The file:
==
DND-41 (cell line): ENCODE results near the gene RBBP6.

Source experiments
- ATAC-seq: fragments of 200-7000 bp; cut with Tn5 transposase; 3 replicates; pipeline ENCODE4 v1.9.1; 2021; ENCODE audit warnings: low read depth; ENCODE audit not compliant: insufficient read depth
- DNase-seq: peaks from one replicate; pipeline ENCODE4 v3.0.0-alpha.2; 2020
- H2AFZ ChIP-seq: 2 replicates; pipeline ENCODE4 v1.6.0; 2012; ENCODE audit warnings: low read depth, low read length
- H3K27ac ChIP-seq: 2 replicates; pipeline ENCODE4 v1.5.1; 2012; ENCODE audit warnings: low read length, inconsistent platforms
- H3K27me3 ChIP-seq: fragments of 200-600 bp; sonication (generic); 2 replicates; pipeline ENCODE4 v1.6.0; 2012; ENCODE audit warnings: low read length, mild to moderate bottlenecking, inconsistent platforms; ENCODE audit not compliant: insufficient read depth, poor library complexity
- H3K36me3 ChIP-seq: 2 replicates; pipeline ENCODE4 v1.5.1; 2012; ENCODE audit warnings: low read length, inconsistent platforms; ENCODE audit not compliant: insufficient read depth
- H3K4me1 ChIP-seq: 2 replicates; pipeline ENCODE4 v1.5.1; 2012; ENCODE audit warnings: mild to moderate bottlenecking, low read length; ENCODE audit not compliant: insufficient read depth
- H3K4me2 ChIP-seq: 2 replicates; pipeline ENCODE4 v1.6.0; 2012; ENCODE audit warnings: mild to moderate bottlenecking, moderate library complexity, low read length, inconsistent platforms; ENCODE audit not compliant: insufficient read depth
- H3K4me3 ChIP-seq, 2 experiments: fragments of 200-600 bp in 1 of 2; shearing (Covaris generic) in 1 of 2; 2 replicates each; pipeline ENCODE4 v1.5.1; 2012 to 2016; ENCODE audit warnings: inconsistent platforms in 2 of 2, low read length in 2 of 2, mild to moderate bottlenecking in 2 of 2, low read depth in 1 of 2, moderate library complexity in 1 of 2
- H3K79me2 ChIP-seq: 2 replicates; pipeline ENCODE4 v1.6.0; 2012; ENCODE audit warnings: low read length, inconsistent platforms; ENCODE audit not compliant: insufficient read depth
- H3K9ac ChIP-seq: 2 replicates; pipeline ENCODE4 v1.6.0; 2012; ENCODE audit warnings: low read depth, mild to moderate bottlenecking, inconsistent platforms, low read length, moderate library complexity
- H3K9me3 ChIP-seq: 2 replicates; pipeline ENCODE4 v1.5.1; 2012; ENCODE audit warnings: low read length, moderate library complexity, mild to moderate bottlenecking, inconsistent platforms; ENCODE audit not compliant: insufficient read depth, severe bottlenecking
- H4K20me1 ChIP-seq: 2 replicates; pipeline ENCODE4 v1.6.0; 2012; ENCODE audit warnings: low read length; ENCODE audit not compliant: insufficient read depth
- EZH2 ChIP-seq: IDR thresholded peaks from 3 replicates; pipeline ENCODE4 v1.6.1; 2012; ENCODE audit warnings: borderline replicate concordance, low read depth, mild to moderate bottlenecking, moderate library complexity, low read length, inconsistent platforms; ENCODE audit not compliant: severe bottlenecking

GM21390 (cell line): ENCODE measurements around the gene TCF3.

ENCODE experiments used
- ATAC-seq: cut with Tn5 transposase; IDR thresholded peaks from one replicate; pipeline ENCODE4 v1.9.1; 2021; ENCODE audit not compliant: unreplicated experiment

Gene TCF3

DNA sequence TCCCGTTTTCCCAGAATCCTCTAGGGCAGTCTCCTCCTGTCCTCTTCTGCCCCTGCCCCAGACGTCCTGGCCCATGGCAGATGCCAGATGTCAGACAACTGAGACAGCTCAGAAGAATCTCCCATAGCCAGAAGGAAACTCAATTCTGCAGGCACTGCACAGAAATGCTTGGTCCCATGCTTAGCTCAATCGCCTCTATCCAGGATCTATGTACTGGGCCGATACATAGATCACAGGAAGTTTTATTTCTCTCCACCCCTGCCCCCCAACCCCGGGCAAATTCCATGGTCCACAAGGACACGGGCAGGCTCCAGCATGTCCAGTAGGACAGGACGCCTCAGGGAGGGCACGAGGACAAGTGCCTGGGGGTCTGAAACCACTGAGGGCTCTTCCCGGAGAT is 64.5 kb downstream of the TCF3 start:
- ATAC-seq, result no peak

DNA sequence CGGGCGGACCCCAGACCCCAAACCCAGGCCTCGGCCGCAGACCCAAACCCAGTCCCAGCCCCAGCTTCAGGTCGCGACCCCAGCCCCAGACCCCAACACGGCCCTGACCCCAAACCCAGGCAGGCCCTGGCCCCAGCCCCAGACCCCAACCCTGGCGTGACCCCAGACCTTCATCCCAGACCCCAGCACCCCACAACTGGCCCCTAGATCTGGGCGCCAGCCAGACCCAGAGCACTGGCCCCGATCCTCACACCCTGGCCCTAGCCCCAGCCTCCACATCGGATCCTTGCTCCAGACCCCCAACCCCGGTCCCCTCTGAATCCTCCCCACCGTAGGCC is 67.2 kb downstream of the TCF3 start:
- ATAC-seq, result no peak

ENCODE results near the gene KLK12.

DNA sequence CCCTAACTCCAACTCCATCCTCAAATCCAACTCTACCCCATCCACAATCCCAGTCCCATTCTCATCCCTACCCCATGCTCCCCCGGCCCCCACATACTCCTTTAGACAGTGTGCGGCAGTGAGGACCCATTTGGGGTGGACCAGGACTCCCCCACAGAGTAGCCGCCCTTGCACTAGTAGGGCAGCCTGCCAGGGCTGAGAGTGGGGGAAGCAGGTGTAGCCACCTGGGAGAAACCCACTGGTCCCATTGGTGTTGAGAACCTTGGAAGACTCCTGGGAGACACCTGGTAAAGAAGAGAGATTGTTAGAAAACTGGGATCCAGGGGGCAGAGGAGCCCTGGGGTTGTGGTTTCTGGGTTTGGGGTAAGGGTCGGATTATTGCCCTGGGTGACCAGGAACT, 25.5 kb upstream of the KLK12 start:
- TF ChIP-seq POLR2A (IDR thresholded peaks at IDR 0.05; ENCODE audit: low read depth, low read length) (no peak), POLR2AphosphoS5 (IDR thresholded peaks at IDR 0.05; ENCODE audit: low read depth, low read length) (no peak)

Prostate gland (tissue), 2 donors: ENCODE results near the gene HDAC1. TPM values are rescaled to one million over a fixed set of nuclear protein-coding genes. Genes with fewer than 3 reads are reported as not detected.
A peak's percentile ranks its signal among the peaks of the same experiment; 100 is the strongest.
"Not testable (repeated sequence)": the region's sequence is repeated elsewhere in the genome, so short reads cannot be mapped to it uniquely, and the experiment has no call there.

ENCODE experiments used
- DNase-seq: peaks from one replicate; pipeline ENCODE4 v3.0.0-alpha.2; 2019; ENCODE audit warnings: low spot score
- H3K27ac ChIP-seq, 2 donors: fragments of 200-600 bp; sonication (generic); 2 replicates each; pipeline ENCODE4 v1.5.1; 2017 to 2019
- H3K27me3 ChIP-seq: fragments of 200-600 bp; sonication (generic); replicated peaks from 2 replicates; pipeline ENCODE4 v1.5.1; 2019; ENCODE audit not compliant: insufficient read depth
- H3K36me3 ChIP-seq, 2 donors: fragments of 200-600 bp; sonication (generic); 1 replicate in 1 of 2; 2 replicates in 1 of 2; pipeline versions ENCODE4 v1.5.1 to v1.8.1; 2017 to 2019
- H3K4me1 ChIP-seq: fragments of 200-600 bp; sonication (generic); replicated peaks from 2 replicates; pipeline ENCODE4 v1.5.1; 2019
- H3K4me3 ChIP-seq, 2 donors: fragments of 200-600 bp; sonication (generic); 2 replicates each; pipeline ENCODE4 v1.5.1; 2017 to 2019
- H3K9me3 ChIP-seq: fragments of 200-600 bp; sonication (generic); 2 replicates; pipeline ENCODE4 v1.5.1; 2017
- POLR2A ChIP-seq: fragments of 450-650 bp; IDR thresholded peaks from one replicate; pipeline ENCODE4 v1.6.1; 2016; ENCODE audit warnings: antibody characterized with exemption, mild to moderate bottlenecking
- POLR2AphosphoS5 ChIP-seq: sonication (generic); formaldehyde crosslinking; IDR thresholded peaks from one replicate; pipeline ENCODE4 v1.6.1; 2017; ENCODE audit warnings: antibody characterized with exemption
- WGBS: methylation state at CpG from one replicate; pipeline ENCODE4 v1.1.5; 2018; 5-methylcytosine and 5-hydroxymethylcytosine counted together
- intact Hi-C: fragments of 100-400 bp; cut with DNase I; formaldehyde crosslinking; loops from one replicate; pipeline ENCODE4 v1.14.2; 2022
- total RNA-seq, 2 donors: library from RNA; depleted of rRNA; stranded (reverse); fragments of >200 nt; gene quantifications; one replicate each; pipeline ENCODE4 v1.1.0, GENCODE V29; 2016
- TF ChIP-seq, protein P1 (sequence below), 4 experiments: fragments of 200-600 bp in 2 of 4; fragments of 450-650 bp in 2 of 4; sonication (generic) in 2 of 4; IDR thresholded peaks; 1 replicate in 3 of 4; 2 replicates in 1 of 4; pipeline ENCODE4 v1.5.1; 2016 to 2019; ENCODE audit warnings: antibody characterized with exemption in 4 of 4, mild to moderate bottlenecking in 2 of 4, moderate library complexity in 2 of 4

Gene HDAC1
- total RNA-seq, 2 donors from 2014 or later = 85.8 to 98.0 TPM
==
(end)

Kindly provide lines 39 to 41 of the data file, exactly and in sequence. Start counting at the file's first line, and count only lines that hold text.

- POLR2A ChIP-seq: fragments of 450-650 bp; IDR thresholded peaks from one replicate; pipeline ENCODE4 v1.6.1; 2016; ENCODE audit warnings: antibody characterized with exemption, mild to moderate bottlenecking
- POLR2AphosphoS5 ChIP-seq: sonication (generic); formaldehyde crosslinking; IDR thresholded peaks from one replicate; pipeline ENCODE4 v1.6.1; 2017; ENCODE audit warnings: antibody characterized with exemption
- WGBS: methylation state at CpG from one replicate; pipeline ENCODE4 v1.1.5; 2018; 5-methylcytosine and 5-hydroxymethylcytosine counted together